[Seaside] Rails and Seaside

Blanchard, Todd tobl at amazon.com
Fri Jan 6 19:17:24 CET 2006

I think Avi nailed it pretty well in his "Turtles All The Way Down" post. http://www.cincomsmalltalk.com/userblogs/avi/blogView?showComments=true&entry=3284695382

Its not just the language, it's the environment.  

I love the seaside method of finding/fixing problems.  Program halts, ugly web page shows, click debug, switch windows, find problem, fix, click proceed, switch to Monticello window, save out new version to web based repository.  At no time did the app go down or did I wait for some reinitialization.  I also love that I can wander around with my project (2 files .image and .changes) and 3 VMs on a keychain and work on it wherever.

Now if we just had a better database story...

-----Original Message-----
From: seaside-bounces at lists.squeakfoundation.org [mailto:seaside-bounces at lists.squeakfoundation.org] On Behalf Of Jason Rogers
Sent: Friday, January 06, 2006 8:04 AM
To: Seaside List
Subject: [Seaside] Rails and Seaside

In hist post at
Reg Braithwaite has this to say about why Rails is chosen over Seaside.  I am curious to hear others thoughts...

Personally, I would choose Seaside over Rails any day of the week, and twice on Sunday.  How do the other users of Seaside feel?  To me the decision about choosing Seaside over Rails is not *just* about the framework itself, it's also about the environment in which I am building my application.  If Ruby came anywhere near Smalltalk's environment, I might be more willing to lean toward Ruby.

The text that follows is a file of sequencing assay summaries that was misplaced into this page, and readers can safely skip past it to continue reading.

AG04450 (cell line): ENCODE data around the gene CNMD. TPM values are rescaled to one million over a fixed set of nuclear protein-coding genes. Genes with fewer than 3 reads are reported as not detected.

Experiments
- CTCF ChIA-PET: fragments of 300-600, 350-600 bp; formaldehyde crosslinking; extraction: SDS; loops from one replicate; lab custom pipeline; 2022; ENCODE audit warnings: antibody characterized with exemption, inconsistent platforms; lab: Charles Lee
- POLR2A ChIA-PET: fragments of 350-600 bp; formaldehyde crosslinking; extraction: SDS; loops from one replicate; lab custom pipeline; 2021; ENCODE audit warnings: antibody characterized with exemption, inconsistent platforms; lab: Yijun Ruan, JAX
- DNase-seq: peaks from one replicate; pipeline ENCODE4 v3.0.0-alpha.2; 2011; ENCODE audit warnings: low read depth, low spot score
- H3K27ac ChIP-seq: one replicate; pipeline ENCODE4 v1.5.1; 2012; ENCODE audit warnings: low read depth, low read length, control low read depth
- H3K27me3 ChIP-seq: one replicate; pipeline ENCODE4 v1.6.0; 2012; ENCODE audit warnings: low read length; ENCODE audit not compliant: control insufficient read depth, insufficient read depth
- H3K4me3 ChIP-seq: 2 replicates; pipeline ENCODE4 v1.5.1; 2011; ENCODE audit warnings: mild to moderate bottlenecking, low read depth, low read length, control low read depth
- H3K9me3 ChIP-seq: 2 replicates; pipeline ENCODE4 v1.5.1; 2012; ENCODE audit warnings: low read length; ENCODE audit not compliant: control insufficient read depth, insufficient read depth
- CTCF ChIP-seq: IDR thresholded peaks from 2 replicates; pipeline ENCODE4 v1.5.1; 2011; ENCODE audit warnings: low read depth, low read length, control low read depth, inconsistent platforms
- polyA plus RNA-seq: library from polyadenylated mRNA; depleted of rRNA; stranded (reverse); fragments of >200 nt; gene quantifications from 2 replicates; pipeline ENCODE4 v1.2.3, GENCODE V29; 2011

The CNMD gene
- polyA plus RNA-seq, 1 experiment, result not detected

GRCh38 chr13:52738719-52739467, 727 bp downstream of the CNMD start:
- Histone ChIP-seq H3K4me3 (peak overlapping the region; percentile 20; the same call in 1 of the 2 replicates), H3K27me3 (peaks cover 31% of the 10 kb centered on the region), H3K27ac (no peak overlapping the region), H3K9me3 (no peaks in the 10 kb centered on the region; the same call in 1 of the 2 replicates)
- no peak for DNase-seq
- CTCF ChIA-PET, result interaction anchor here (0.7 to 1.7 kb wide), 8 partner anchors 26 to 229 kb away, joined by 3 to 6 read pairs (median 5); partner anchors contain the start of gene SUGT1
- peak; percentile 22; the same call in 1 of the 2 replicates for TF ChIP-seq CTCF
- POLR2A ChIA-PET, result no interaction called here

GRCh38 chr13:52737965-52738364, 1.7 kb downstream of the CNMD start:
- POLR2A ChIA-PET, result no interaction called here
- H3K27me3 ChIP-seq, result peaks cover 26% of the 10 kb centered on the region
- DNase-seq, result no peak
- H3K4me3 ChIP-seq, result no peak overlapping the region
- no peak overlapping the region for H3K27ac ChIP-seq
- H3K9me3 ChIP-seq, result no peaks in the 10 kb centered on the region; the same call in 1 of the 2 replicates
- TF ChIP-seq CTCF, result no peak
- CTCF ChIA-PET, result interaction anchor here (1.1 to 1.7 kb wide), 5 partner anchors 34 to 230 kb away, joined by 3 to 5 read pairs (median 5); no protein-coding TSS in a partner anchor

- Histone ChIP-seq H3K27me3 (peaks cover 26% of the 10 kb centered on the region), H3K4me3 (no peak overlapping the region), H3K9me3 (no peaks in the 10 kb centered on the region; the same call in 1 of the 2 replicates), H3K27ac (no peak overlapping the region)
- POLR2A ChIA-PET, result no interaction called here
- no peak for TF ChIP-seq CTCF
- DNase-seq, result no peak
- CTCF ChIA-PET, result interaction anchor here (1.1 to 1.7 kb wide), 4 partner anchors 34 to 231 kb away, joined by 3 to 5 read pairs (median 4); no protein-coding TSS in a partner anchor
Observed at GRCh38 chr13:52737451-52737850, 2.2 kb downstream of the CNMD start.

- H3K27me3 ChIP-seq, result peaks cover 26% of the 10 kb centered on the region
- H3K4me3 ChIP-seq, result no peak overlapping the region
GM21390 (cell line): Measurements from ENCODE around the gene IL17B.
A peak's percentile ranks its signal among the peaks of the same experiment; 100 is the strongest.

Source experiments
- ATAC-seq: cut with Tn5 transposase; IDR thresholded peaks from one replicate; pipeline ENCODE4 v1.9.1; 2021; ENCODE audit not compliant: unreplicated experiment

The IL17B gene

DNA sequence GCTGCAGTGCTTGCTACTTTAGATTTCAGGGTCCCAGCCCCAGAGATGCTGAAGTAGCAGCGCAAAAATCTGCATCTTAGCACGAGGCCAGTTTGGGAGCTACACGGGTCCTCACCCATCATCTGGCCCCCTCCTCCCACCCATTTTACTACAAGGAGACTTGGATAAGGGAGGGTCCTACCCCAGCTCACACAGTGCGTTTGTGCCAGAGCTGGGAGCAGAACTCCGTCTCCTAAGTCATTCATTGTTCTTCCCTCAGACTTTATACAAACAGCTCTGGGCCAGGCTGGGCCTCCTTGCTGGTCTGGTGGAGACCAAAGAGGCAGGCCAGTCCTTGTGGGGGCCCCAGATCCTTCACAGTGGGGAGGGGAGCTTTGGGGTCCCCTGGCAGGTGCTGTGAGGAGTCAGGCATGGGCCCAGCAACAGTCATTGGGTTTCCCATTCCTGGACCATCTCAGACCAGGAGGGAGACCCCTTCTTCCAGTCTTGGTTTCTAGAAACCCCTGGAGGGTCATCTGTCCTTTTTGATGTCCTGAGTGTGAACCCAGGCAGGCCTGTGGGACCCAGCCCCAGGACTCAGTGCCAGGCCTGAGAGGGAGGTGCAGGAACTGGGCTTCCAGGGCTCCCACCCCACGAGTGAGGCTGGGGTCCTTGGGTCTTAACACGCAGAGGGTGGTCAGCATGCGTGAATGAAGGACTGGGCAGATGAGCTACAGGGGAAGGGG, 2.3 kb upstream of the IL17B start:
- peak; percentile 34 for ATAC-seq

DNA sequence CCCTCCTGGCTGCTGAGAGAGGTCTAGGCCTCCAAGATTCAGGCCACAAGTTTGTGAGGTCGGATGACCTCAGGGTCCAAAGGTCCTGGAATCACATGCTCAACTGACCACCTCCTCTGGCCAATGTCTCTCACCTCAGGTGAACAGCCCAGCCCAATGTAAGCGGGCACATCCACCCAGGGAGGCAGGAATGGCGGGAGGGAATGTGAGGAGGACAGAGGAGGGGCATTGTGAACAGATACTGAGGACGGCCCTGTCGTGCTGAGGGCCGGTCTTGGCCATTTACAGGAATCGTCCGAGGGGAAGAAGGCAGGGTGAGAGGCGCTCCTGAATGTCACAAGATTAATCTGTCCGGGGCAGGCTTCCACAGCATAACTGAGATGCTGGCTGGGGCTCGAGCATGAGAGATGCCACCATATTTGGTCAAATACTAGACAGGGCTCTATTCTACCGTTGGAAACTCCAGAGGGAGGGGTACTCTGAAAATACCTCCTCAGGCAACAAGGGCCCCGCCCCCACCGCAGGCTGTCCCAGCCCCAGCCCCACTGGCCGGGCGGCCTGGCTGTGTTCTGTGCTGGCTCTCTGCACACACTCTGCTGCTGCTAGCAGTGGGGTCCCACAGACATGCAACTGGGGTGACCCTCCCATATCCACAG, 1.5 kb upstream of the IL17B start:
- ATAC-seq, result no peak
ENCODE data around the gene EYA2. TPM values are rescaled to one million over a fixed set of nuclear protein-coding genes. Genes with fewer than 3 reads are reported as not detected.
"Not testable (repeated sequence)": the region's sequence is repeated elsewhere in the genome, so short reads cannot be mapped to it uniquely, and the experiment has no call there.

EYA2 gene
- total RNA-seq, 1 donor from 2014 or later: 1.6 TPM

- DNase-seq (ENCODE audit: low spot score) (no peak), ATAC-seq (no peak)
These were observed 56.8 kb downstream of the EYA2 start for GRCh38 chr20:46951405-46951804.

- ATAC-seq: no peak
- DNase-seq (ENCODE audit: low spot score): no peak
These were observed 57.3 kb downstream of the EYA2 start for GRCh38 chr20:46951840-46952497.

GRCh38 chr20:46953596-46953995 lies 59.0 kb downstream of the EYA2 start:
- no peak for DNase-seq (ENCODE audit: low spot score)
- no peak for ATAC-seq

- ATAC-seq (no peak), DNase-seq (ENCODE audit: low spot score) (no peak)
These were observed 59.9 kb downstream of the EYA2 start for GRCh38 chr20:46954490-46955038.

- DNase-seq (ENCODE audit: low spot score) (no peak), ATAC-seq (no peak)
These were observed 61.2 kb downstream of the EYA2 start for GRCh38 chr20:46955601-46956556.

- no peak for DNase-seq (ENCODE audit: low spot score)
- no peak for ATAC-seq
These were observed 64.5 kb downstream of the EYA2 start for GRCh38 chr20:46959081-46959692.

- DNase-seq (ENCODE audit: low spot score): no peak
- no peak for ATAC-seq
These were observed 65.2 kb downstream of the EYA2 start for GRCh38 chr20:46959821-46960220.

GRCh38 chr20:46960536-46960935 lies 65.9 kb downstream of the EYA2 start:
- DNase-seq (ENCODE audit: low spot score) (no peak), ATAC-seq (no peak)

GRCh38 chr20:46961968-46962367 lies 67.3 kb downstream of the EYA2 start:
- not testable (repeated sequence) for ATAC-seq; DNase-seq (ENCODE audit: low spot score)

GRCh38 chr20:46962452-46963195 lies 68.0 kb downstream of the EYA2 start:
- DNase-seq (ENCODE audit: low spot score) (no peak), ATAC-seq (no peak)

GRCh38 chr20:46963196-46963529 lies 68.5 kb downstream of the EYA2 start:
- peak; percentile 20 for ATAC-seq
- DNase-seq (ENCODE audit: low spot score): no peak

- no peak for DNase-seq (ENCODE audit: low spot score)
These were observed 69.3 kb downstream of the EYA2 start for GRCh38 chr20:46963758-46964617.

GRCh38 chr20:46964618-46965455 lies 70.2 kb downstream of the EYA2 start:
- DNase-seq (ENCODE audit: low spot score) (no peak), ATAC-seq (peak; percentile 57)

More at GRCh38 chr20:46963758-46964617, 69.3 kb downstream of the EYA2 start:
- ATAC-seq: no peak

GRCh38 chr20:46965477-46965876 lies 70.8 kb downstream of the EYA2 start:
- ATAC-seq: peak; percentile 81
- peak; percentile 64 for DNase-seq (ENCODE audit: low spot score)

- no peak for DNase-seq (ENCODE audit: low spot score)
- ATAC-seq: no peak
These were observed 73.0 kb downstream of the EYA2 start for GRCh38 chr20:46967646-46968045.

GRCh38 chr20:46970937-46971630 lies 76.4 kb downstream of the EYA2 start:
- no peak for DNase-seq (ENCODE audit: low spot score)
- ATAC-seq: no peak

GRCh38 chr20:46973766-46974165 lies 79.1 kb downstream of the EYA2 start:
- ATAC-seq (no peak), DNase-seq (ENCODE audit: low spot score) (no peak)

Speaking of Rails, I'm going to conclude with my take on one reason why Rails is taking off and Seaside is not. Rails allows programmers to express the idioms they already know (relational databases, web-backed MVC, stateless event handling plus a global session store) in fewer bits.

Seaside provides a whole new idiom, continuations, that IMO is more powerful. I think you end up with an even higher signal-to-noise ratio with a Seaside app than with a Rails app. Why? Because continuations afford you a much higher degree of controller reuse.

Now, here's the catch: if you try to imagine your current application running on both Rails and on Seaside, you probably won't see much difference between the two (although they'll both be an order of magnitude better than ASP.NET). They will look the same because you designed your application with idioms that both Rails and Seaside support.

To get a big win, you'd have to rethink your application's flow and logic. You'd have to "think in Seaside." And you're not going to do that. So you pick Rails, like so many others have picked it, because it looks just like your ASP app, only all the noise has gone away.
It's all signal, baby.

Jason Rogers

"I am crucified with Christ: nevertheless I live; yet not I, but Christ liveth in me: and the life which I now live in the flesh I live by the faith of the Son of God, who loved me, and gave himself for me."
    Galatians 2:20
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